This content is from: Wealth Management

Behind Record Deal Volume, a Tax Proposal Pushing Wealth Managers To Sell

Proposed legislation that would raise the capital gains tax created a deadline for RIAs hoping to sell before it is enacted.

Owners of wealth management firms are trying to sell their stakes before possible changes to the tax code, leading to a record number of mergers and acquisitions in the third quarter and setting the stage for a record number of deals this year, according to one investment bank.

There was a record 78 deals (including 26 in September) in the third quarter of 2021, beating the previous record of 76 set the first quarter this year, according to Echelon Partners, a boutique investment bank focused on wealth management firms and TAMPs. The dealmaker publishes the most inclusive report on mergers and acquisitions in the industry, although many deals aren’t publicized or reported. 

Echelon estimates there will be a record 287 deals in 2021, a total much higher than the 205 that happened last year. If the rate of M&A continues as predicted, this will be the 9th straight year of record-breaking M&A activity in the wealth management industry.

Improving access to capital to fund deals, as well as continuing consolidation, competition, and an aging advisor workforce seeking succession plans, are bringing more sellers to the market. But potential changes to capital gains tax have added fuel to the fire, as wealth managers seek to complete transactions before the end of the year, bankers say.

Earlier this year, President Biden’s plan proposed to increase the capital gains tax to 40 percent for top earners. Then, in September, Democrats in the House of Representatives proposed raising the top tax rate on capital gains and qualified dividends to 28.8 percent. The current tax rate sits at 20 percent with an existing 3.8 percent surcharge on net investment income. The new law could be adopted as early as November and potentially enacted starting January 1, 2022.

“That’s basically put pressure on these founders and owners of the businesses to get deals done in 2021 rather than waiting until 2022, just given their respective tax rate on the new transaction will be potentially lower versus next [year],” Barnaby Audsley, vice president at Echelon Partners, told RIA Intel.

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Potential changes to tax legislation are having a big impact on the timing of deals this year, said Peter Nesvold, managing director at Republic Capital, a firm focused on advising wealth managers on deals. Some sellers on track to do a deal have adjusted their timelines to ensure, as best they can, that a transaction happens in the second half of 2021, Nesvold said.

Assuming year-over-year fourth quarter deal volume growth continues, Echelon estimates there will be 82 deal in the final months of the year.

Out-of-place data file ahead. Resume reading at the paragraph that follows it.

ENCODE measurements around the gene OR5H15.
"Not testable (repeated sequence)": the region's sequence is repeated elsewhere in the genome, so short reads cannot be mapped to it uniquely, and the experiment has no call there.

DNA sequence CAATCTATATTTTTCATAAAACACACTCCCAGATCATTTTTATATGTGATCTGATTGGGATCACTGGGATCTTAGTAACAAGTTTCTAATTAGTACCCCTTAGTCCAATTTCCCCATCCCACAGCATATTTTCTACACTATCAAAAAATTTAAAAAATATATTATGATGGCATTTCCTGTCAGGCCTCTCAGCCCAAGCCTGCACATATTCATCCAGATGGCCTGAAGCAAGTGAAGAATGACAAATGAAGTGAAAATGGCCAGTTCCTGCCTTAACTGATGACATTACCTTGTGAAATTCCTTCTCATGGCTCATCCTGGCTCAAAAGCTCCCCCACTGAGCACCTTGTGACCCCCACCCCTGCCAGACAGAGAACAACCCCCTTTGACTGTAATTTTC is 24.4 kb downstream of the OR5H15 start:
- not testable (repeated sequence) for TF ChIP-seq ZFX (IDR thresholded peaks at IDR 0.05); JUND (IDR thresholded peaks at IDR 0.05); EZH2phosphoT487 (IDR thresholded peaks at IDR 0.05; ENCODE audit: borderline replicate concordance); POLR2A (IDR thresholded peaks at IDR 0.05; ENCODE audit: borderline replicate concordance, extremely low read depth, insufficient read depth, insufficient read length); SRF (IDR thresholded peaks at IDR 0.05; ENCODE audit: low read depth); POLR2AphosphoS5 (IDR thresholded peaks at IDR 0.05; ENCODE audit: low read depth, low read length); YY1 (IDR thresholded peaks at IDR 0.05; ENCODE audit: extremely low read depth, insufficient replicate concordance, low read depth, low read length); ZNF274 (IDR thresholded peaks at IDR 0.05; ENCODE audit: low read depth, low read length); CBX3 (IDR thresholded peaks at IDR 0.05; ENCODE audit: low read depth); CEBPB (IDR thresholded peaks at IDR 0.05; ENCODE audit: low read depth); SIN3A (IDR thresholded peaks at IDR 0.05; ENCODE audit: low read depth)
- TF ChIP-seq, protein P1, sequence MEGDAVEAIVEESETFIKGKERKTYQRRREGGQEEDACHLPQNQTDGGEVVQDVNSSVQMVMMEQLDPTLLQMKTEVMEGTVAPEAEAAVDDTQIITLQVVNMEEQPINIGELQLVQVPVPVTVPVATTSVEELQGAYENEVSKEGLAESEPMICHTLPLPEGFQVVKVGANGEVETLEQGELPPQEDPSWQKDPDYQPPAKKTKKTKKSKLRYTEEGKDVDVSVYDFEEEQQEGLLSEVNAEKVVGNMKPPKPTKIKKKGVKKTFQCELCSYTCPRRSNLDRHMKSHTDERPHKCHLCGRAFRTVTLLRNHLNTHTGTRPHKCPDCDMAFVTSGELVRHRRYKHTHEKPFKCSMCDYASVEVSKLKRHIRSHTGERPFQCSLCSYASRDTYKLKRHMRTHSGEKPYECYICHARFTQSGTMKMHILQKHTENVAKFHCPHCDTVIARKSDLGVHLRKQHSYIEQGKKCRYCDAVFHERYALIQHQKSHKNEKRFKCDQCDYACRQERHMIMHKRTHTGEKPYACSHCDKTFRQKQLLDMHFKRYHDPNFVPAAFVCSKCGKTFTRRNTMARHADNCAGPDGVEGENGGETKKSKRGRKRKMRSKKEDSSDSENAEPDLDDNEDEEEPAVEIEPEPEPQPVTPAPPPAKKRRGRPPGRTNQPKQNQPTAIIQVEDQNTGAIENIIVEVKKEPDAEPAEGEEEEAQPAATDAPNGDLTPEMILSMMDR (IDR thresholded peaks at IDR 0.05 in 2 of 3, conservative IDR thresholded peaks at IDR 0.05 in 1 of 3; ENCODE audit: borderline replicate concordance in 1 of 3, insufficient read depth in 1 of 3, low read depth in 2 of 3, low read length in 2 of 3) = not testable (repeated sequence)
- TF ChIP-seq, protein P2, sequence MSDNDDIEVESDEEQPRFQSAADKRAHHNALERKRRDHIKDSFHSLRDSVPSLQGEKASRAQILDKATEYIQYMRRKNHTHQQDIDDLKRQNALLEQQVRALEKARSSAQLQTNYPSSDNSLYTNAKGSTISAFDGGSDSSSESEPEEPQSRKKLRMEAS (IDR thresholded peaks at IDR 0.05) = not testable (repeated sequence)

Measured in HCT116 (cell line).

Large strategic acquirers and consolidators, many of which have acquired at least two firms in the past year, accounted for 56 of the 78, or 72 percent, of deals in the third quarter. Those companies are also buying larger companies, in terms of assets. Firms selling to strategic acquirers and consolidators had an average of $1.9 billion in assets under management, nearly three times the average assets when typical RIAs are the buyers, according to Echelon’s third quarter deal report. 

Strategic acquirers and consolidators “typically have a business model centered around scale and rely heavily on M&A activity to drive growth and expansion. They are often backed by Private Equity capital,” according to the report. Compared to five years ago more RIAs now have an active M&A strategy, Audsley said. 

It is becoming a challenge for smaller RIA firms to compete with the diversity and level of services, like tax and legal, offered by larger firms, according to John Langston, the founder of Republic Capital. Langston said he routinely hears from firms that they need to have $5 billion or $10 billion in assets to match the level of complexity of service offered by competitors. 

“From an acquisition point of view, because there's more receptivity from those firms, it's making it more possible for the larger RIA to make acquisitions,” Langston said.

For owners considering selling, they might have already missed the mark if the proposed tax legislation becomes law.

Due to the timeline of any deal, it would be too late to get one done before 2021 — unless they wanted to cut corners, Audsley said. Most sell-side investment banking processes take six to eight months of careful planning, he said.

Nesvold said for any firm considering a change of control (firms selling more than 30 percent) the doors are closing quickly as it takes 45 to 60 days to complete the required client consent form. However, in minority transactions, or deals in which 25 percent or less is being sold, a client consent form is not required.

“For minority investments, there still is an opportunity, although it’s going to come down to the wire relatively soon,” Nesvold said. “If you're starting now, it's going to be pretty difficult.” 

Holly Deaton (@HollyLDeaton) is a staff writer at RIA Intel and based in New York City.

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